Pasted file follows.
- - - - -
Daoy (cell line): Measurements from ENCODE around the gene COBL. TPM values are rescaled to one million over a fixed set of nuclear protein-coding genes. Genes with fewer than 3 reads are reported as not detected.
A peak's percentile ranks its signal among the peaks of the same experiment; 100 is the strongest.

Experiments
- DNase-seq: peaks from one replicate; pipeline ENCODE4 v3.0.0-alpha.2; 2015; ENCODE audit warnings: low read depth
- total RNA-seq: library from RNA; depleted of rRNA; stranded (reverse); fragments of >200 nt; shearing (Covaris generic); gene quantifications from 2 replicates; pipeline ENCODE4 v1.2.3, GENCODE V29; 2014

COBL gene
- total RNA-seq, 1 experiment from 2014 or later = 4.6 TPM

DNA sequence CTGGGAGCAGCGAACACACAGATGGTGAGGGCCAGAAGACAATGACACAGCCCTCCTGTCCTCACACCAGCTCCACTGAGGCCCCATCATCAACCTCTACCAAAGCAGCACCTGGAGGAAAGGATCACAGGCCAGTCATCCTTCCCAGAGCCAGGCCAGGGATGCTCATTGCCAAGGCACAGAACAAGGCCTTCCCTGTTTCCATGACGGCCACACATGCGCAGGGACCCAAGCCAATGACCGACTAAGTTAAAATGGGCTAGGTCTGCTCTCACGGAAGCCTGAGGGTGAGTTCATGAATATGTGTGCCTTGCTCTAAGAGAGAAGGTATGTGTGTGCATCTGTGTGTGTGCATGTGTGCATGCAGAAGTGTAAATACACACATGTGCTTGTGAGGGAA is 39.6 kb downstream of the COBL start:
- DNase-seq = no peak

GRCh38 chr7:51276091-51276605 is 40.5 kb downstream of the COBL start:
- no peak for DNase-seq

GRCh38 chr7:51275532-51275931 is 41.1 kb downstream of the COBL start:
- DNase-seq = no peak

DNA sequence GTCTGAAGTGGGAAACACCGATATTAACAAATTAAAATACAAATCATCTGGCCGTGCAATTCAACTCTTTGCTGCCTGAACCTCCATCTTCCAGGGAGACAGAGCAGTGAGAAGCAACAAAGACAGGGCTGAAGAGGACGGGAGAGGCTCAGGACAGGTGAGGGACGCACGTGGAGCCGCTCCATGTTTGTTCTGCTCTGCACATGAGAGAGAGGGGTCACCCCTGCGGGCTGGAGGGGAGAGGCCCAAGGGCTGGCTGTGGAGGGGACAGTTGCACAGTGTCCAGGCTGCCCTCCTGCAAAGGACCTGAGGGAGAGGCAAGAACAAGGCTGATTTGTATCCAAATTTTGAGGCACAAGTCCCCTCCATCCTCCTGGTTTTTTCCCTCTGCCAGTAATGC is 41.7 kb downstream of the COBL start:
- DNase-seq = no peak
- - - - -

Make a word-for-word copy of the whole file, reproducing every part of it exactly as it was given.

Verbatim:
Daoy (cell line): Measurements from ENCODE around the gene COBL. TPM values are rescaled to one million over a fixed set of nuclear protein-coding genes. Genes with fewer than 3 reads are reported as not detected.
A peak's percentile ranks its signal among the peaks of the same experiment; 100 is the strongest.

Experiments
- DNase-seq: peaks from one replicate; pipeline ENCODE4 v3.0.0-alpha.2; 2015; ENCODE audit warnings: low read depth
- total RNA-seq: library from RNA; depleted of rRNA; stranded (reverse); fragments of >200 nt; shearing (Covaris generic); gene quantifications from 2 replicates; pipeline ENCODE4 v1.2.3, GENCODE V29; 2014

COBL gene
- total RNA-seq, 1 experiment from 2014 or later = 4.6 TPM

DNA sequence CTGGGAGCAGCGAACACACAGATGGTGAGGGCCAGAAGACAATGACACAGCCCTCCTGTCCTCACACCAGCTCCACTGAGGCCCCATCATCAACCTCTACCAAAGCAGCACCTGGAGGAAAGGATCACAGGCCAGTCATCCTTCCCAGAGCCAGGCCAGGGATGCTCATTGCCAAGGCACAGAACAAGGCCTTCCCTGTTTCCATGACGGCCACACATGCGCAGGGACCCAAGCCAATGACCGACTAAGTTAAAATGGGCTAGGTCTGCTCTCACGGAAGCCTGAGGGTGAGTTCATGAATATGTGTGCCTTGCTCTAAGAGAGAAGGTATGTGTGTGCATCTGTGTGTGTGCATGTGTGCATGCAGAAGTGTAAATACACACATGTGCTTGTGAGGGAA is 39.6 kb downstream of the COBL start:
- DNase-seq = no peak

GRCh38 chr7:51276091-51276605 is 40.5 kb downstream of the COBL start:
- no peak for DNase-seq

GRCh38 chr7:51275532-51275931 is 41.1 kb downstream of the COBL start:
- DNase-seq = no peak

DNA sequence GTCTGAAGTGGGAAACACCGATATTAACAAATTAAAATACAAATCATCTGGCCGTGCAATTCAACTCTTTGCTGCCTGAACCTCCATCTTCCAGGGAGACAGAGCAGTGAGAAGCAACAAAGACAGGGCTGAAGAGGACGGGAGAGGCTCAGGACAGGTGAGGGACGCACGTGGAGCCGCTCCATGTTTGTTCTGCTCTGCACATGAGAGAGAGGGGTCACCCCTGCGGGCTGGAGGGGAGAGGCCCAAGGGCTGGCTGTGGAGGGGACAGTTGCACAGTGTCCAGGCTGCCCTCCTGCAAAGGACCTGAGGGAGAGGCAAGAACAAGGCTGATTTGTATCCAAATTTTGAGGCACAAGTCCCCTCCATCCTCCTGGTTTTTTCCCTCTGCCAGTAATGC is 41.7 kb downstream of the COBL start:
- DNase-seq = no peak